All of Saturday the rain played the roof like a snare drum. A wet morning slid into a wet afternoon passed with Words With Friends and cups of tea. The wind slashed at the bushes. Someone put a raincoat on a dog. With dark nearing, we lumbered into town for chowder and a beer. The restaurant was an enclosed patio, excellent if there’s sunshine to bask in, but despite heat lamps and tropical shirts on all the waitresses, it felt chilly during the storm. The Minnie was warm and snug, glowing like a lantern and welcoming us back home.
Sunday dawned bright and blue as if there never were things called clouds. The sand here is the whitest in the world, if you believe the tourist information. I wouldn’t be one to argue, because the sand is amazing. Pure clean white, with a texture that begs for bare toes. All through the campground people were jolly and blinking in the sun as though the rain had stayed for months, not just a day. “This is the life,” shouted a shorts-wearing sunbather as I strolled by. At sunset the sand turned pink as the orange orb slowly sank into the sea. It was the kind of day that makes a gal feel lucky.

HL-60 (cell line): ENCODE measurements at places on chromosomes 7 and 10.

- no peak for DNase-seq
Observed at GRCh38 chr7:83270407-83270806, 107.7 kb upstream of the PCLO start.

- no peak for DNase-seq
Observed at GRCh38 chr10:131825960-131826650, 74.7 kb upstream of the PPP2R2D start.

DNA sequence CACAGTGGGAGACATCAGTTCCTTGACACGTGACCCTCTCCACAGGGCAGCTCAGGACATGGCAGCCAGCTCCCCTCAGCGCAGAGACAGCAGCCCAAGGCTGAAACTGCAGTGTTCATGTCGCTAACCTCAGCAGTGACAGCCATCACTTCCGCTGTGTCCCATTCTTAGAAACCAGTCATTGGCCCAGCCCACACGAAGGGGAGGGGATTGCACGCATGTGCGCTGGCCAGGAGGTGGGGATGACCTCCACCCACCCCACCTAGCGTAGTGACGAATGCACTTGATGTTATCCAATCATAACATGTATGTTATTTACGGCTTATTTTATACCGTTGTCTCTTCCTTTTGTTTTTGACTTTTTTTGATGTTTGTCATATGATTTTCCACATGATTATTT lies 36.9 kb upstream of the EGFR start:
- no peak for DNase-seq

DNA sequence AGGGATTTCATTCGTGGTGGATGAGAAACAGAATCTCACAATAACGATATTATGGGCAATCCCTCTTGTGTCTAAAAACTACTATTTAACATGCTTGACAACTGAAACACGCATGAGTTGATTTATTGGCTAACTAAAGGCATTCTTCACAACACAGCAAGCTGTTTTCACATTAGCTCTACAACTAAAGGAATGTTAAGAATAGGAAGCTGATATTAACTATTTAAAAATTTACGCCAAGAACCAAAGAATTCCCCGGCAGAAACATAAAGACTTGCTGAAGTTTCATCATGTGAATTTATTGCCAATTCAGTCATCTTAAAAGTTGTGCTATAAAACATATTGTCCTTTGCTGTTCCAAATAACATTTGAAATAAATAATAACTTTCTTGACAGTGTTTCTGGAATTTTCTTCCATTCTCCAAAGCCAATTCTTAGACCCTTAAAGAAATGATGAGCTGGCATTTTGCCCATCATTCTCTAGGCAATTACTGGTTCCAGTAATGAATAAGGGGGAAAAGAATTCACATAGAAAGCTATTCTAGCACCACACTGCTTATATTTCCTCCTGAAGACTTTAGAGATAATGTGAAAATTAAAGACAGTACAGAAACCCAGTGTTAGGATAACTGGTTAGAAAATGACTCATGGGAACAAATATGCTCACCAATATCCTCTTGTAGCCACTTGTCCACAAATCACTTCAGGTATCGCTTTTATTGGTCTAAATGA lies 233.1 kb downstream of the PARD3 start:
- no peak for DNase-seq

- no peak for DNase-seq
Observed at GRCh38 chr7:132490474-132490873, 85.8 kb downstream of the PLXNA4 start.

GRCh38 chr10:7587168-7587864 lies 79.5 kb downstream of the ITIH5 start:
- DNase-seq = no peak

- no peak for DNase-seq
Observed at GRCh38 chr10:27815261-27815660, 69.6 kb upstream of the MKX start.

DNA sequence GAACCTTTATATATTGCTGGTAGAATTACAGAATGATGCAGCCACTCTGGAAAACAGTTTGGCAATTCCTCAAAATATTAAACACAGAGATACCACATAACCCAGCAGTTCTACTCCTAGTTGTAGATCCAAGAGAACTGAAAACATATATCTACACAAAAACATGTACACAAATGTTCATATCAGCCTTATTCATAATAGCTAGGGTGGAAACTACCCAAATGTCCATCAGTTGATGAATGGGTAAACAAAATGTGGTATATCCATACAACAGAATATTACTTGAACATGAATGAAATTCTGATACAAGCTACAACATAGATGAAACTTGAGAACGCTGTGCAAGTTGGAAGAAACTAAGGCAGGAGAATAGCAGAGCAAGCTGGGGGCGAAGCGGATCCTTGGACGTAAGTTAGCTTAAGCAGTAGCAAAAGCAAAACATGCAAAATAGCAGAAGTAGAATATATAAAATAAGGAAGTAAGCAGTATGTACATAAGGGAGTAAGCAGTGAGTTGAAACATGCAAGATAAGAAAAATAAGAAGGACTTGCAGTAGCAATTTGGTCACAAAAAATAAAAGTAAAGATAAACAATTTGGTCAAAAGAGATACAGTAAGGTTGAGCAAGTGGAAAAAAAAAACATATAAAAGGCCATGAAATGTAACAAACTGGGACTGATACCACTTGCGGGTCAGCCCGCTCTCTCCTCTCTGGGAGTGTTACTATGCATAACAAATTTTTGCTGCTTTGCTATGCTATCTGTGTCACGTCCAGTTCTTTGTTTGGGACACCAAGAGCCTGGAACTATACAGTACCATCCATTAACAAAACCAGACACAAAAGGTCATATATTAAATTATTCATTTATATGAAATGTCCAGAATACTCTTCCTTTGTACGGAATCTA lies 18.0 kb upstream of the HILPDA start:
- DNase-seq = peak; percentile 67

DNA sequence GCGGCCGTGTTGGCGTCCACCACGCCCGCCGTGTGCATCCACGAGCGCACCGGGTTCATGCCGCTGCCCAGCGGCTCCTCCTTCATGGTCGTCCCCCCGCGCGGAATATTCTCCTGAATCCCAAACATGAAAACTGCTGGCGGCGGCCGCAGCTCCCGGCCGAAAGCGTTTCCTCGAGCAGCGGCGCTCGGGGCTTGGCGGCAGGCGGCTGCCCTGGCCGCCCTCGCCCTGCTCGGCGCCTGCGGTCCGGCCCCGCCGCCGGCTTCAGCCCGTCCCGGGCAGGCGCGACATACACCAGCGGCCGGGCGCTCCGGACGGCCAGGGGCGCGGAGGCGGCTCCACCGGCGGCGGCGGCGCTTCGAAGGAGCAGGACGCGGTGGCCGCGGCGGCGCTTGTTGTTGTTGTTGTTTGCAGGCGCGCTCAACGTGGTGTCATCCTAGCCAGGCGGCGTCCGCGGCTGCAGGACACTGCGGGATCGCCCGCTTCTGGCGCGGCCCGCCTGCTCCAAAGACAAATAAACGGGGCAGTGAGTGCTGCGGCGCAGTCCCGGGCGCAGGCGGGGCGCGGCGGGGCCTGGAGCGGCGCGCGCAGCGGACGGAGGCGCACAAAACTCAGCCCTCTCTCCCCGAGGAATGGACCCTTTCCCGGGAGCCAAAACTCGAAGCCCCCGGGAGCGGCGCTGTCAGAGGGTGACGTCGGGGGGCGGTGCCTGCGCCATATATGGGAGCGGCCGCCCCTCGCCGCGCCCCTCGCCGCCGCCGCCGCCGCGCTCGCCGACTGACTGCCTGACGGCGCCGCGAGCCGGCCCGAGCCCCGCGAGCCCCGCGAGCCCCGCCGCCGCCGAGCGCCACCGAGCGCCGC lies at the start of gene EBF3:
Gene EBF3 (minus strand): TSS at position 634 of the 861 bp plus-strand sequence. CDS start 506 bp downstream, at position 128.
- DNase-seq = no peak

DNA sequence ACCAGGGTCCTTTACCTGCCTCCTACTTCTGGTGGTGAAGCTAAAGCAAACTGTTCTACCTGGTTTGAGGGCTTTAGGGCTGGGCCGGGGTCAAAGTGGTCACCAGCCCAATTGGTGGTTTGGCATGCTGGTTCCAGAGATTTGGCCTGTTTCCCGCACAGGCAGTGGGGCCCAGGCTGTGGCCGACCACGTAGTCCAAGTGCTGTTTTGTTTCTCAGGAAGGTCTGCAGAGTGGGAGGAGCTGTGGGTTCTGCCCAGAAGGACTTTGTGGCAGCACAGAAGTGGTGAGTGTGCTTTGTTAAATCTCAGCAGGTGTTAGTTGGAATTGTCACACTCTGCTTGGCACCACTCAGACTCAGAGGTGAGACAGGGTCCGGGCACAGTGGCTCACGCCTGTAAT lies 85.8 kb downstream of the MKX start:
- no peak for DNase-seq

On our way here from New Orleans we drove through the Ninth Ward. It may sound callous, but it wasn’t as surprising as I’d expected, though that doesn’t mean it wasn’t upsetting. Houses still blackened and empty as caves. Ravaged streets in various stages of repair. Construction equipment everywhere. But perhaps because I’ve heard more about what’s going on in New Orleans, or because I’ve known people who have visited and helped with restoration efforts, I felt prepared to see signs of Hurricane Katrina so many years later. More shocking was when we drove East along the Mississippi Gulf Coast. Maybe I just wasn’t paying attention, but I didn’t realize the severity of the devastation in areas outside New Orleans. In Waveland, MS, the whole stretch of land along the beach was studded with bare foundations, driveways leading to empty lots, For Sale signs prominent. Much has been repaired, certainly, but nearly seven years later I was surprised to see such scars.
As I was picking up seashells and wiggling my feet in cool white sand, families across Ohio, Kentucky and Indiana were picking through the remains of their homes after a series of devastating tornadoes. I can’t imagine what it takes to move on after something like that.
We never know what tragedies will hit, destroying what is known and safe. At the risk of sounding new-agey I think this trip is like taking out an enormous insurance policy for my soul, so that if and when my own storms descend I’ll be able to look back on these times and gather the strength needed to rebuild. I’m trying to remember all of the details about the wind and the way it blows grains of sand against my legs, and the way the pelicans float just above the water. The way tonight I am secure, so happy and so lucky.